prop

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See also: Prop. and prop-

English[edit]

Pronunciation[edit]

Etymology 1[edit]

Akin to German Pfropfen and Danish proppe, compare Latin propago(layer of a plant)

EB1911 - Volume 01 - Page 001 - 1.svg This entry lacks etymological information. If you are familiar with the origin of this term, please add it to the page per etymology instructions. You can also discuss it at the Etymology scriptorium.
Particularly: “Also, is the rugby sense from this etymology, from the other, or from a third?”

Noun[edit]

prop ‎(plural props)

  1. An object placed against or under another, to support it; anything that supports.
    They stuck a block of wood under it as a prop.
  2. (rugby) The player who is next to the hooker in a scrum.
  3. One of the seashells in the game of props.
Translations[edit]

Verb[edit]

prop ‎(third-person singular simple present props, present participle propping, simple past and past participle propped)

  1. (transitive) To support or shore up something.
    Try using a phone book to prop up the table where the foot is missing.
  2. (transitive, usually with "up") To position the feet while sitting or reclining so that the knees are elevated at a higher level.
Translations[edit]

Etymology 2[edit]

Abbreviation of property.

Noun[edit]

prop ‎(plural props)

  1. (theater, film) An item placed on a stage or set to create a scene or scenario in which actors perform.
    They used the trophy as a prop in the movie.
  2. Similarly, an item placed within an advertisement in order to suggest a style of living etc.
Usage notes[edit]
  • In stagecraft, usually the term prop is reserved for an object with which an actor or performer interacts (e.g., a glass, a book, or a weapon). Larger items adding to the scene, (e.g. chairs) are considered part of the set.
  • Props are often non-functional. A prop that is required to function is a "practical" prop.
Translations[edit]

Etymology 3[edit]

Abbreviation of propeller.

Noun[edit]

prop ‎(plural props)

  1. The propeller of an aircraft.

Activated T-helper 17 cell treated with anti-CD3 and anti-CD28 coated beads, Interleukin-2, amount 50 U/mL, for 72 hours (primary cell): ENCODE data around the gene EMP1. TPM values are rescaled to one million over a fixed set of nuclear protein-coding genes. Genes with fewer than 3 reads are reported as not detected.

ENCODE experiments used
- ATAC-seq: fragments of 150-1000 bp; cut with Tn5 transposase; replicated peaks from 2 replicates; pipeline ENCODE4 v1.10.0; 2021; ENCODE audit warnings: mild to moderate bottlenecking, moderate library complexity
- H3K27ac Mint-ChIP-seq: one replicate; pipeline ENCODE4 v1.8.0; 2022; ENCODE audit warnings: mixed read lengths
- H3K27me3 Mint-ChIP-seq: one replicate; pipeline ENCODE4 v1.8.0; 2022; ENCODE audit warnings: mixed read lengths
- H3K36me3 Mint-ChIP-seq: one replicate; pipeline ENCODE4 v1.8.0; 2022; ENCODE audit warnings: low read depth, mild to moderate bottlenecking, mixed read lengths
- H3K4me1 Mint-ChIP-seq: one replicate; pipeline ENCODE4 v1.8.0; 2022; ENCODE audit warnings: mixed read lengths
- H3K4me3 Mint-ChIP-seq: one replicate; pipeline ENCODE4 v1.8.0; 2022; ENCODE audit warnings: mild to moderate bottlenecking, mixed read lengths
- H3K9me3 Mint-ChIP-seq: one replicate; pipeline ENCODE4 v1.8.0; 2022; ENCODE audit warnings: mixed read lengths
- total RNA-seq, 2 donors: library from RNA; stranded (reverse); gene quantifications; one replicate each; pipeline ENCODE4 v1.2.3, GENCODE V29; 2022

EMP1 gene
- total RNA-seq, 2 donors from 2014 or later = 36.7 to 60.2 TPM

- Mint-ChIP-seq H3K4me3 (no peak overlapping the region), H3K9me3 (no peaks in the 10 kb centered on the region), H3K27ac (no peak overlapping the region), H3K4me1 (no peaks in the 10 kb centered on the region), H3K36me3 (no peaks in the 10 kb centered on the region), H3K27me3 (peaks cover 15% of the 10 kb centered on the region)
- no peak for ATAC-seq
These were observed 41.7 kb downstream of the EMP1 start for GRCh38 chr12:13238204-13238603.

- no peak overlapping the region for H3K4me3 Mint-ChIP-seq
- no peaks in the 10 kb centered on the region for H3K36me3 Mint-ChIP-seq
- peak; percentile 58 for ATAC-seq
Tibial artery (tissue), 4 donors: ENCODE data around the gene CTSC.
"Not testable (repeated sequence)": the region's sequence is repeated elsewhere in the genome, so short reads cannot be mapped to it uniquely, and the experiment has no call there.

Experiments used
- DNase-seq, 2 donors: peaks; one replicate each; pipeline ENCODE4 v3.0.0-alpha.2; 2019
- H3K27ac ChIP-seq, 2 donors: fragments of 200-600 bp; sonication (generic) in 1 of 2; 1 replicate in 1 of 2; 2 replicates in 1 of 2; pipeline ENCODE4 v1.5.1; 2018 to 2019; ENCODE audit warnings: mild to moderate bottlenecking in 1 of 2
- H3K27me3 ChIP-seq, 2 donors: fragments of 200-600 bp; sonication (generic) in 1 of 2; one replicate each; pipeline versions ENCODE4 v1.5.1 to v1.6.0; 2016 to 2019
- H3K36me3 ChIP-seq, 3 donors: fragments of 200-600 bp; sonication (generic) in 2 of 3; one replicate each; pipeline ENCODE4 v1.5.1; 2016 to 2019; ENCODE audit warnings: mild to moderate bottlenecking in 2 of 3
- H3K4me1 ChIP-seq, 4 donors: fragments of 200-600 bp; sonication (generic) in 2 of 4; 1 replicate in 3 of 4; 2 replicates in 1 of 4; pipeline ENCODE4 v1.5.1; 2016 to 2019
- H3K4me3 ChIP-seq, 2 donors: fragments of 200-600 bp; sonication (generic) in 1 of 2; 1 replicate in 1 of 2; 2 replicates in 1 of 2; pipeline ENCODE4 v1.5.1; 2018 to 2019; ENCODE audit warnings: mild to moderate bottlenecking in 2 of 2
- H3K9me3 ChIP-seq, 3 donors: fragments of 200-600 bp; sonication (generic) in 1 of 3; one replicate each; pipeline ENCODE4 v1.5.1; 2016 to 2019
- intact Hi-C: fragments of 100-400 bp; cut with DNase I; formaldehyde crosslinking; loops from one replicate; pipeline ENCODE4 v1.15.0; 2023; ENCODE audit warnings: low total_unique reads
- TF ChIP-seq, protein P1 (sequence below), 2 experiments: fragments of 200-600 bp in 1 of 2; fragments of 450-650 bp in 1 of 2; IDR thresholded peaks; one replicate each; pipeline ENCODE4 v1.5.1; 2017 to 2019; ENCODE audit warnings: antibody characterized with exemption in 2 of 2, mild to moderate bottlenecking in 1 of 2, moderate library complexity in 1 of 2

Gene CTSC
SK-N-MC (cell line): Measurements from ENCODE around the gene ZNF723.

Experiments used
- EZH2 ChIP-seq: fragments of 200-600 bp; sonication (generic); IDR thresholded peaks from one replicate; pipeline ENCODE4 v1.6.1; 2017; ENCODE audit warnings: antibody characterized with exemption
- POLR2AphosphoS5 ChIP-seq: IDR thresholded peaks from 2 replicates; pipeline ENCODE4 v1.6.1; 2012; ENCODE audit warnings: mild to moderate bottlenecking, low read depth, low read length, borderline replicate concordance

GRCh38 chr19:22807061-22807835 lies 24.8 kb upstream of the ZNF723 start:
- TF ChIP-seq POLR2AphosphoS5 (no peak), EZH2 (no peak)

Translations[edit]

Verb[edit]

prop ‎(third-person singular simple present props, present participle propping, simple past and past participle propped)

  1. To manually start the engine of a propeller-driven aircraft with no electric starter by pulling vigorously on one of the propeller blades using the hands, so that the propeller can catch ignition.

Etymology 4[edit]

Abbreviation of proposition.

Noun[edit]

prop ‎(plural props)

  1. A proposition, especially on an election-day ballot.
Derived terms[edit]

Catalan[edit]

Etymology[edit]

From Latin prope.

Adverb[edit]

prop

  1. (especially after "a") near, nearby
  2. (followed by "de") near to
  3. (followed by "de") about, around, roughly

Derived terms[edit]

External links[edit]


Dutch[edit]

Pronunciation[edit]

Noun[edit]

prop f, m ‎(plural proppen, diminutive propje n)

  1. A swab, plug made of paper, cloth, slime or some other suitable material.
  2. A piece of paper or similar which has been crumpled into a ball-like shape, usually though not necessarily with the intent of throwing it away. → A wad of paper. Usually used in the diminutive form propje. Often the material is assumed to be paper or unimportant, but it can be specified: propje papier (paper), propje plastic (plastic), propje huishoudfolie (household plastic foil), propje aluminiumfolie (aluminium foil), propje keukenpapier (kitchen paper), propje toiletpapier (toilet paper), propje gekleurd papier (coloured paper), propje crêpepapier (crepe paper) and so on.
  3. An embolism. Often used in the diminutive form propje. The substance of the embolism can be indicated: bloedpropje (blood clot), vetpropje (fatty substance), cholesterolpropje (cholesterol). Note however that the last two terms are also used as derogatory words for someone who eats too much, especially fatty food.

Verb[edit]

prop

  1. first-person singular present indicative of proppen
  2. imperative of proppen